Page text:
Scientists at the University of the Philippines at Los Banos are working to develop the use of certain microbes as cheap but equally effective substitutes for chemical nitrogen fertilizer for maize.
Certain bacteria called Azospirillum, living within the roots of the wild pasture grass, Saccharum spontaneum L., have been found capable of converting nitrogen from the air into forms usable by the plant. After scientists artificially introduce the bacteria into maize, plants are able to satisfy their nitrogen needs. Field trials in different areas in the Philippines have proved that nitrogen fertilizer input can be reduced by as much as 30% - 70% when this bacteria is used.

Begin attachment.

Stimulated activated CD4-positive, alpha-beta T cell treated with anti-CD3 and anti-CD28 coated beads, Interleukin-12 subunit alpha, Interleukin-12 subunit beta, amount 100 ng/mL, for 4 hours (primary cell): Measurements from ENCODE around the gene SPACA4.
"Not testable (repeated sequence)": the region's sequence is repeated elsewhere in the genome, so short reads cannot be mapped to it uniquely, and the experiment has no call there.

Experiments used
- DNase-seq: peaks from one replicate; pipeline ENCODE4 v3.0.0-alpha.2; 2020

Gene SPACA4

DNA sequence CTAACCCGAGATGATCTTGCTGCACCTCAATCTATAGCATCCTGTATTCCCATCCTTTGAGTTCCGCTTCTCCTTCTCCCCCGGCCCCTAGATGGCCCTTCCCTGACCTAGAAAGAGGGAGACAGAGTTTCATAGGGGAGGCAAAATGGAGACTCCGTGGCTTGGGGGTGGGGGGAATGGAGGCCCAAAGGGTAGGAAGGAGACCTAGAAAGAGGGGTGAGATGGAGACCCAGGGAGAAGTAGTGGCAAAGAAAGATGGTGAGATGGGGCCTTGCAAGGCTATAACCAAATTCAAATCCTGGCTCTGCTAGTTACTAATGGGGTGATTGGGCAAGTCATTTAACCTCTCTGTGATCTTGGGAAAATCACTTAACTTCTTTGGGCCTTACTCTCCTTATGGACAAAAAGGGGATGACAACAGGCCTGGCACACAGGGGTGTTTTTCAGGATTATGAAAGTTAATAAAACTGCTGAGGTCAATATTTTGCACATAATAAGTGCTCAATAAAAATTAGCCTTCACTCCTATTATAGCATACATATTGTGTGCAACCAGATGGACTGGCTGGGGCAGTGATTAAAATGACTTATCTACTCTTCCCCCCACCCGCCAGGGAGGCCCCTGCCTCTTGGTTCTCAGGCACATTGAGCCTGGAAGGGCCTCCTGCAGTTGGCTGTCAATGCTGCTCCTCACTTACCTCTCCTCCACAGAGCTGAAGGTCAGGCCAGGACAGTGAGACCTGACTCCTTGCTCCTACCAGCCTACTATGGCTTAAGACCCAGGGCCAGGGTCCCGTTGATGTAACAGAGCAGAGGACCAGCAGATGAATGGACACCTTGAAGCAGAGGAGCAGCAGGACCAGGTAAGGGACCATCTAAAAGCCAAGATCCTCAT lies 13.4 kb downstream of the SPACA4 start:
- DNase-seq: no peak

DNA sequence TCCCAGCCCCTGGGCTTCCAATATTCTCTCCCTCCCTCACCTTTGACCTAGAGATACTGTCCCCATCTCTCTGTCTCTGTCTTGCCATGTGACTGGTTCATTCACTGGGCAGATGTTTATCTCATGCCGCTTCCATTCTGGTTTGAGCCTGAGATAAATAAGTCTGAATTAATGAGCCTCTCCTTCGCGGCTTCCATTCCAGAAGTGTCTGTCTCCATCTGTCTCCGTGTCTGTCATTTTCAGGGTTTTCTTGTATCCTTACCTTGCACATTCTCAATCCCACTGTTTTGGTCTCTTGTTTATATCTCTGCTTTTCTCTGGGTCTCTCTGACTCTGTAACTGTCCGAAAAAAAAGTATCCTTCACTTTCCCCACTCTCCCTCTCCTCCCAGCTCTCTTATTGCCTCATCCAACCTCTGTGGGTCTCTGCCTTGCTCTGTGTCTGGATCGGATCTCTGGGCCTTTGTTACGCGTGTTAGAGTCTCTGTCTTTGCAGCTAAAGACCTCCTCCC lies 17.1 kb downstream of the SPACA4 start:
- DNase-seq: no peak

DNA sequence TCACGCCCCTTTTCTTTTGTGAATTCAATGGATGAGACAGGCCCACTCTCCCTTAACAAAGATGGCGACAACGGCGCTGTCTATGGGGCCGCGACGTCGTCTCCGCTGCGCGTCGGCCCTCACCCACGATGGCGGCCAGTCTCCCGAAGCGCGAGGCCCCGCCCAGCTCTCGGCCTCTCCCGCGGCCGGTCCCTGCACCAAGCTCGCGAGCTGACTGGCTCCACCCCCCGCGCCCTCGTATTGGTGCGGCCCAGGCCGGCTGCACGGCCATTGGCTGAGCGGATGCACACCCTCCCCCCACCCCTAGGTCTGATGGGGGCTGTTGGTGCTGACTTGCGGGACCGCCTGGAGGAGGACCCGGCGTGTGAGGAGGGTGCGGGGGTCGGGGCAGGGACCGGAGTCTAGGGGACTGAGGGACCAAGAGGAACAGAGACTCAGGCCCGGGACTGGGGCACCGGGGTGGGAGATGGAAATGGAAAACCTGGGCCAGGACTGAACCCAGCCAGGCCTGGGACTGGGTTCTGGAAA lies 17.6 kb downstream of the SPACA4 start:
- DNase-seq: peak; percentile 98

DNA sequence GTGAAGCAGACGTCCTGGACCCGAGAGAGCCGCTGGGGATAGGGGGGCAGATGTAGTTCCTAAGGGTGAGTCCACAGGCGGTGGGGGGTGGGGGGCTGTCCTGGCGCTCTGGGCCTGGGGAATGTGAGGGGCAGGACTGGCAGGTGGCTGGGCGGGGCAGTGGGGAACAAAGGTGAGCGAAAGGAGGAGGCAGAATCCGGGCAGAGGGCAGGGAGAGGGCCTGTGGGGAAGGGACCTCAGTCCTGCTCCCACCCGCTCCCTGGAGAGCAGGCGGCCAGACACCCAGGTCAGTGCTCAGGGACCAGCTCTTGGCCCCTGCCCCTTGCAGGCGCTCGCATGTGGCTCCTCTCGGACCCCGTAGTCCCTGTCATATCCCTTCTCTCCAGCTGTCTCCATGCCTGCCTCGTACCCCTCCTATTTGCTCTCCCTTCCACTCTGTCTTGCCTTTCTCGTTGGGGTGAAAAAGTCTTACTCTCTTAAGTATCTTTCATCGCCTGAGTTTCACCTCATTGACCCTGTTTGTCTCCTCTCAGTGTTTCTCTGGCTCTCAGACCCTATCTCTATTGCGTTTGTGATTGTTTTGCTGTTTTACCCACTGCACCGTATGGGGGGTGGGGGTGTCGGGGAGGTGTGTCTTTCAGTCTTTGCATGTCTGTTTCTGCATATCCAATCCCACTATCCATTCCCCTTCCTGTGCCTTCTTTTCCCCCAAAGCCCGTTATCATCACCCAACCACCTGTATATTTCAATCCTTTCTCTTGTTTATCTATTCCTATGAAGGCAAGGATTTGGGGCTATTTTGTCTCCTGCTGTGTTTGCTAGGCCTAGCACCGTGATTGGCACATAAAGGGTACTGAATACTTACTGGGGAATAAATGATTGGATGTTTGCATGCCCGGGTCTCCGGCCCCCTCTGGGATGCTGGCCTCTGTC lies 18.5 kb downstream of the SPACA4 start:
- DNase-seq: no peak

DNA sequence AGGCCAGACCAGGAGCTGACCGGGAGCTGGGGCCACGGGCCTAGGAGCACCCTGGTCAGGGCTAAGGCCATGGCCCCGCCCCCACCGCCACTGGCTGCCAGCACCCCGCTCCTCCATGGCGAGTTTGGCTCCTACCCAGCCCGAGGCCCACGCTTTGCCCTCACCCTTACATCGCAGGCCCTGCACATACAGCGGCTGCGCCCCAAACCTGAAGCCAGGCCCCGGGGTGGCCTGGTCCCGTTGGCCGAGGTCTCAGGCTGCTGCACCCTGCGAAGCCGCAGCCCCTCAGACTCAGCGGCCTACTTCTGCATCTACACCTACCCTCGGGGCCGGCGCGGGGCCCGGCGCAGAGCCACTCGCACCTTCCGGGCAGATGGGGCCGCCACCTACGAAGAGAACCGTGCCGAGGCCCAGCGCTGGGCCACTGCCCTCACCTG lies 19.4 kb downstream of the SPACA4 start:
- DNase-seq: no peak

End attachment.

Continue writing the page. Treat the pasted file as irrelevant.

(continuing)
Roots of the grass are collected along with the soil in which it grows. The bacteria is then isolated from the roots and grown in a medium containing maleate and succinate.
This microbial fertilizer, already available in packets, consists of the bacteria mixed with a carrier of peat and charcoal. Four packets plus a small quantity of chemical fertilizer is enough for one hectare.
For more information:
Dr. William Padolina
Univ. of Philippines